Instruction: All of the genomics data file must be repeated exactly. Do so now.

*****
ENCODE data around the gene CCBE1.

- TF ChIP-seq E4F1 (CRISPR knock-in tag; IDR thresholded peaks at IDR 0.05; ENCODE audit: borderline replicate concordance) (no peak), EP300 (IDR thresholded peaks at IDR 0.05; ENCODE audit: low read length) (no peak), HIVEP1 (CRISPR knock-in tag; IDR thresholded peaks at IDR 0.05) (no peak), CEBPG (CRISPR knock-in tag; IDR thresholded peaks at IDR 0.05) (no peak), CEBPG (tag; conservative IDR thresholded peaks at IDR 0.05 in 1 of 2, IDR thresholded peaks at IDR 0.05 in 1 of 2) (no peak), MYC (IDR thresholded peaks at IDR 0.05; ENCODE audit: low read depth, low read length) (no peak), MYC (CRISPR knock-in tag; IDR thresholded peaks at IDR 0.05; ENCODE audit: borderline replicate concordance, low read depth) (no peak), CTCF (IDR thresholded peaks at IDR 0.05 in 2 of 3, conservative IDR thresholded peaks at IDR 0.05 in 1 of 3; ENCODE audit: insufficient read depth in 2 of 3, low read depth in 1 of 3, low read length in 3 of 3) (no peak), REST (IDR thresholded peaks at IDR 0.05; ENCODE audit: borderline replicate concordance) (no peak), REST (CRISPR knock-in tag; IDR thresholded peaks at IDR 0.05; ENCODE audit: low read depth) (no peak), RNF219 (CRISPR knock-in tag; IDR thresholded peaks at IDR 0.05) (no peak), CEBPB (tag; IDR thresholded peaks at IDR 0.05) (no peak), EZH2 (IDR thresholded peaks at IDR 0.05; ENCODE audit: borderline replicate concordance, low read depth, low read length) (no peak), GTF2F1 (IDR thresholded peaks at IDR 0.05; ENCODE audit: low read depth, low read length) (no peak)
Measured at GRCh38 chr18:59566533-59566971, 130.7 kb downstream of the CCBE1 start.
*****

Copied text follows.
ENCODE data around the gene CCBE1.

- TF ChIP-seq E4F1 (CRISPR knock-in tag; IDR thresholded peaks at IDR 0.05; ENCODE audit: borderline replicate concordance) (no peak), EP300 (IDR thresholded peaks at IDR 0.05; ENCODE audit: low read length) (no peak), HIVEP1 (CRISPR knock-in tag; IDR thresholded peaks at IDR 0.05) (no peak), CEBPG (CRISPR knock-in tag; IDR thresholded peaks at IDR 0.05) (no peak), CEBPG (tag; conservative IDR thresholded peaks at IDR 0.05 in 1 of 2, IDR thresholded peaks at IDR 0.05 in 1 of 2) (no peak), MYC (IDR thresholded peaks at IDR 0.05; ENCODE audit: low read depth, low read length) (no peak), MYC (CRISPR knock-in tag; IDR thresholded peaks at IDR 0.05; ENCODE audit: borderline replicate concordance, low read depth) (no peak), CTCF (IDR thresholded peaks at IDR 0.05 in 2 of 3, conservative IDR thresholded peaks at IDR 0.05 in 1 of 3; ENCODE audit: insufficient read depth in 2 of 3, low read depth in 1 of 3, low read length in 3 of 3) (no peak), REST (IDR thresholded peaks at IDR 0.05; ENCODE audit: borderline replicate concordance) (no peak), REST (CRISPR knock-in tag; IDR thresholded peaks at IDR 0.05; ENCODE audit: low read depth) (no peak), RNF219 (CRISPR knock-in tag; IDR thresholded peaks at IDR 0.05) (no peak), CEBPB (tag; IDR thresholded peaks at IDR 0.05) (no peak), EZH2 (IDR thresholded peaks at IDR 0.05; ENCODE audit: borderline replicate concordance, low read depth, low read length) (no peak), GTF2F1 (IDR thresholded peaks at IDR 0.05; ENCODE audit: low read depth, low read length) (no peak)
Measured at GRCh38 chr18:59566533-59566971, 130.7 kb downstream of the CCBE1 start.